Behind The Scenes at the new Museum of London Smithfield Site
The London Museum – formerly Museum of London – is scheduled to open for a mini festival in 2025 then fully as a museum in 2026. So you can imagine my excitement when I was invited to get a special look around the building site of their new museum site in Smithfield.
There’s been a market based in Smithfield for almost a millennium but the majority of the market buildings date from the mid-late 19th Century.
The Museum of London is being housed in the former General Market buildings, built in the 1870s and originally intended for the sale of fruit and vegetables.
This never really took off (the market reverted to selling meat) but you can spot nice references to fruit and veg in the architectural details.
I particularly like the pineapple standing pride of place at the centre of the pediment over West Poultry Avenue.
Derelict since the late 1990s, these market buildings were in disrepair. The construction team had two main goals, make it watertight and prevent the whole building collapsing.
They’ve managed to save the majority of the structure (around 70%) but the roof needs to be almost wholly replaced as the lead-lined glass panels had to be stripped out.
On the tour we ascended onto the roof and you can see the new framework in progress, based on the original designs.
It’s clear that the idea is to work with the existing building rather than create something new and it was great to see that striking architectural features like the huge domed roof will be kept.
This isn’t the original Victorian dome, that one was destroyed by a bomb during the Second World War and so the replacement was cast from concrete in the 1950s. However, the nice details of the wood imprints and its sheer scale mean it’s still really impressive.
When complete it will be covered in copper and have an oculus letting light in from above.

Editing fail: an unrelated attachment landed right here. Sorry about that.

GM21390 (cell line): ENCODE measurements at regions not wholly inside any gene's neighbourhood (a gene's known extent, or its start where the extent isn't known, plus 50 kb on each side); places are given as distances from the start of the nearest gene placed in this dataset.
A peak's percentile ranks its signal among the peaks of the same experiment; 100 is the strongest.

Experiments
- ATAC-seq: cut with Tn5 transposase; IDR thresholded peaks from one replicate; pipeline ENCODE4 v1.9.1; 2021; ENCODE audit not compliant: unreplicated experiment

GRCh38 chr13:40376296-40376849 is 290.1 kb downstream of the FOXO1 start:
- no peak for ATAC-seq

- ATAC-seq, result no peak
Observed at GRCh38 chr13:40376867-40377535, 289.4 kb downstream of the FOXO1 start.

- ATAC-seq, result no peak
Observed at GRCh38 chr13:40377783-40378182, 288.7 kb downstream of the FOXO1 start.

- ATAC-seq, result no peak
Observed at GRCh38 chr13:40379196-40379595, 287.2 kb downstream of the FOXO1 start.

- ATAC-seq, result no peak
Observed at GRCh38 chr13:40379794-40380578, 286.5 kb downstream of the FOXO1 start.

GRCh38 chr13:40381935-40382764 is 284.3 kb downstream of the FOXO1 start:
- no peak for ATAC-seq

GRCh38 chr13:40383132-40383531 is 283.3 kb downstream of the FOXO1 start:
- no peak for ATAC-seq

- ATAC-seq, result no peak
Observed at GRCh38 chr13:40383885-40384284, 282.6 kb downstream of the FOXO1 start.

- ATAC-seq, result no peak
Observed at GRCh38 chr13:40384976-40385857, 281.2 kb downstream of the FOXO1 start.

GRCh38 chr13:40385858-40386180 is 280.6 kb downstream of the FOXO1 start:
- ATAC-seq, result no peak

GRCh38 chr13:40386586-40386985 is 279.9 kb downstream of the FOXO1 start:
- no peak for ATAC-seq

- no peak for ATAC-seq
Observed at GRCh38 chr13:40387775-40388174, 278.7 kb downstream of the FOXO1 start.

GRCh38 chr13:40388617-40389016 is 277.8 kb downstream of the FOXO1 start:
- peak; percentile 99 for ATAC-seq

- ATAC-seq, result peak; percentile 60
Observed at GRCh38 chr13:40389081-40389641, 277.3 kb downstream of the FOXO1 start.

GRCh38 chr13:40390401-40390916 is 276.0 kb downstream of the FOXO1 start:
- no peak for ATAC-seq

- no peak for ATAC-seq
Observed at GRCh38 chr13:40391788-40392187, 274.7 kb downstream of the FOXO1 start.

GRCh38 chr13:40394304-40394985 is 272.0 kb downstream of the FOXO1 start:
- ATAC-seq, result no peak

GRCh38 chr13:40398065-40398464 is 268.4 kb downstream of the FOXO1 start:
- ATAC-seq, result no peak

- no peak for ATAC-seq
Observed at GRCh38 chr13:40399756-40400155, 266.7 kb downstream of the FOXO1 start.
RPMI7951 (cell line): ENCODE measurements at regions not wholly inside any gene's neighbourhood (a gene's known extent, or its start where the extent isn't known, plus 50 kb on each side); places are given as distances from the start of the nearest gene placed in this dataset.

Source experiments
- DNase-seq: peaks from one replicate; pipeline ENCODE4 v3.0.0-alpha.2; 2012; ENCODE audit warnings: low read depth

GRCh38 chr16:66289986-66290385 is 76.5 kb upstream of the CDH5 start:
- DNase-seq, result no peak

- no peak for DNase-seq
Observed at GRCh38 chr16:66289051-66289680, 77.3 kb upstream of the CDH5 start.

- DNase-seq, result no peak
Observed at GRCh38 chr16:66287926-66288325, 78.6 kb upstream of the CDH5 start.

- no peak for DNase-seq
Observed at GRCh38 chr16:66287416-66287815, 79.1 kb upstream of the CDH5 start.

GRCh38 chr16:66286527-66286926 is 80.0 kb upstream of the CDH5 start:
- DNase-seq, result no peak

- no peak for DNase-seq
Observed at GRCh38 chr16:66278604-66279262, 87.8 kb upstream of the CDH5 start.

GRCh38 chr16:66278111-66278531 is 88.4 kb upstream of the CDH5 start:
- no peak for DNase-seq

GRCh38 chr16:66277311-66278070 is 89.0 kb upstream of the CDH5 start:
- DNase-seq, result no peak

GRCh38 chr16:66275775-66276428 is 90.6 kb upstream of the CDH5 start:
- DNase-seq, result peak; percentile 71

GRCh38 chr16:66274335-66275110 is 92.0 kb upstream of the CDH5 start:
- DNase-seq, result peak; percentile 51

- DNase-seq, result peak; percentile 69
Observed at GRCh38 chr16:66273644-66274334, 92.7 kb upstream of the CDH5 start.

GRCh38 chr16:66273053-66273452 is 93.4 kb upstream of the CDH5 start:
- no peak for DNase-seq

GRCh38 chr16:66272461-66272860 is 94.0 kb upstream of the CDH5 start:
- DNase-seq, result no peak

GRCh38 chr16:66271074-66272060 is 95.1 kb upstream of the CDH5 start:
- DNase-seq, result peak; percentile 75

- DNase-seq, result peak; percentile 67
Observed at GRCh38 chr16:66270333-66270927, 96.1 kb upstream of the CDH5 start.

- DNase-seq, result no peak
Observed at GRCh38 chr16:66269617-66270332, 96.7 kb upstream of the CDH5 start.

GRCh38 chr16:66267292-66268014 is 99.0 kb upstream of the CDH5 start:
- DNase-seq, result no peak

The Phoenix columns are also worth a special mention.
A new invention from Phoenix, Arizona in 1862. These were wrought iron instead of cast iron, capable of holding much heavier loads. They also had the benefit of extra fire-resistance, keeping their strength even when heated to extreme temperatures.
You can get more in-depth information about the columns and the heritage details in this document from SAVE, whose campaign saved the market buildings from far less sensitive development threats over recent years.
As mentioned with the dome above, the market suffered several direct hits from bombs during the Second World War.
One of the most notable instances was at Hart Corner, recently restored.
The original Harts Corner was nicknamed the Japanese Village from its elaborate ornamentation, seen in its full glory in the postcard below;
Disaster struck at 11.30am on 8 March 1945. Despite the market technically being closed it was busy after Londoners had flocked there to buy fresh meat, namely rabbits.
The bomb, landing on the corner of Charterhouse Street and Farringdon Road, had one of the worst casualty disasters from a V2 attack and 100 people died with many more injured. You can see an image of the carnage here.
You may prefer the original flamboyant Victorian design over the 1950s Modernist replacement, with clean lines and no decoration. If so, you’ll enjoy the details on this next remarkable discovery…
An Amazing Preserved Room
One of the many surprises that the construction team uncovered during works was the former Lockhart Cocoa Room.
Established in 1875 in Liverpool, they were part of the temperance movement and served hot chocolate, tea and coffee as an alternative to alcohol.
These marvellous tiles had been covered by modern cladding in the 1970s so it’s been a delight to re-discover them and they will become part of the new cafe space when the museum opens!
The Underground Vaults
To get a sense of the scale of the site you need to also appreciate that it stands on top of railway lines.
These were handy when the market was in use, carcasses could be brought in by rail and stored in the cold stores underground.
The temperate drop is still noticeable today and this will be handy for temperature-sensitive objects in the collection, you can recognise the vaulted brick ceiling in the architectural rendering below
Today it’s still used by Thameslink trains running through Farringdon and this will be incorporated into a live display in the museum, with commuters travelling through the museum’s basement space and the visitors seeing a train whizz beneath them!
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